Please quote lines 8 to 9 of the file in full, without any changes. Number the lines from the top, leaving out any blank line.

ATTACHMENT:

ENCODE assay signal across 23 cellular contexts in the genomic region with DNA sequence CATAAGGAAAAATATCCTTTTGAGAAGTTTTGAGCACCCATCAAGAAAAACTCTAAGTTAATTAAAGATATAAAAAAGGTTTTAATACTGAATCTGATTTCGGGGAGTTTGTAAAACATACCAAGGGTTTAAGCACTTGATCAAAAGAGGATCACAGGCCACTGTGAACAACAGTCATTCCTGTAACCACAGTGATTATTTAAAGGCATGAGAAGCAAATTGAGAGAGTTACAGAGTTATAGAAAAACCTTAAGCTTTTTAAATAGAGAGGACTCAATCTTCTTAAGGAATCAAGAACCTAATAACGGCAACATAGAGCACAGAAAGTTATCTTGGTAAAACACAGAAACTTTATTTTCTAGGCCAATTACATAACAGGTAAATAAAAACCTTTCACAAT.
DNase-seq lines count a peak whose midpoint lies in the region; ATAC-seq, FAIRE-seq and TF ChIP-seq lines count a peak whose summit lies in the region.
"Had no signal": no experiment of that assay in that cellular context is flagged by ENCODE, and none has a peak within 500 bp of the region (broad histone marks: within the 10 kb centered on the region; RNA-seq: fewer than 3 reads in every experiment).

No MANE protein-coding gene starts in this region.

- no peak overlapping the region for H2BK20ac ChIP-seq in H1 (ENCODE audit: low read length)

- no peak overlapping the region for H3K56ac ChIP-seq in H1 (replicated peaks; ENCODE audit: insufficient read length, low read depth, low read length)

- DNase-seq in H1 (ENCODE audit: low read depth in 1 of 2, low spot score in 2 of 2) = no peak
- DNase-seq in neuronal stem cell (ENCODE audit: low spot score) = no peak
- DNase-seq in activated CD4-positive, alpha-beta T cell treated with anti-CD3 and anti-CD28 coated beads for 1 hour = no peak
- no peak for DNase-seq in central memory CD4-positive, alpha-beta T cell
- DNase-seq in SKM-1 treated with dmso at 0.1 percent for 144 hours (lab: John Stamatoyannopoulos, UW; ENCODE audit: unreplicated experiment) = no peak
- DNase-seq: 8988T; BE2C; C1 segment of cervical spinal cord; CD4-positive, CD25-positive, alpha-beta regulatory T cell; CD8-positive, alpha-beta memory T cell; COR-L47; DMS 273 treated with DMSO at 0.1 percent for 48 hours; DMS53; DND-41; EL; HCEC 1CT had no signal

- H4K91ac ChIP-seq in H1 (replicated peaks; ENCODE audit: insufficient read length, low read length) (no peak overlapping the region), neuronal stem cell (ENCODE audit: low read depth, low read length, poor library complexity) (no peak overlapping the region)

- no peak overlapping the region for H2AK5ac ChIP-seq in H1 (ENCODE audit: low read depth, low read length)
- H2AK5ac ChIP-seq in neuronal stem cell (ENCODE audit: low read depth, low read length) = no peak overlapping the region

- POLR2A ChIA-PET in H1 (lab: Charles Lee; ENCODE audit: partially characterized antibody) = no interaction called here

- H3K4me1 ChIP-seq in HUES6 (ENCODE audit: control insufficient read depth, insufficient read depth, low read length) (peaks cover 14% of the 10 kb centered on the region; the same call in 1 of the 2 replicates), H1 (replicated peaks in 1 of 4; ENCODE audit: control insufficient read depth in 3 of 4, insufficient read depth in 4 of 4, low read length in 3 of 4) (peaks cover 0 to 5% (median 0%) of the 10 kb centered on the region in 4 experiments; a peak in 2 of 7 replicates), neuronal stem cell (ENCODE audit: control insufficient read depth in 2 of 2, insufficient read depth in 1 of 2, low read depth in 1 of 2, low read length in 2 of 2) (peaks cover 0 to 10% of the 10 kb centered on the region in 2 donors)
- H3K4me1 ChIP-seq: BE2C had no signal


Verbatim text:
- DNase-seq in neuronal stem cell (ENCODE audit: low spot score) = no peak
- DNase-seq in activated CD4-positive, alpha-beta T cell treated with anti-CD3 and anti-CD28 coated beads for 1 hour = no peak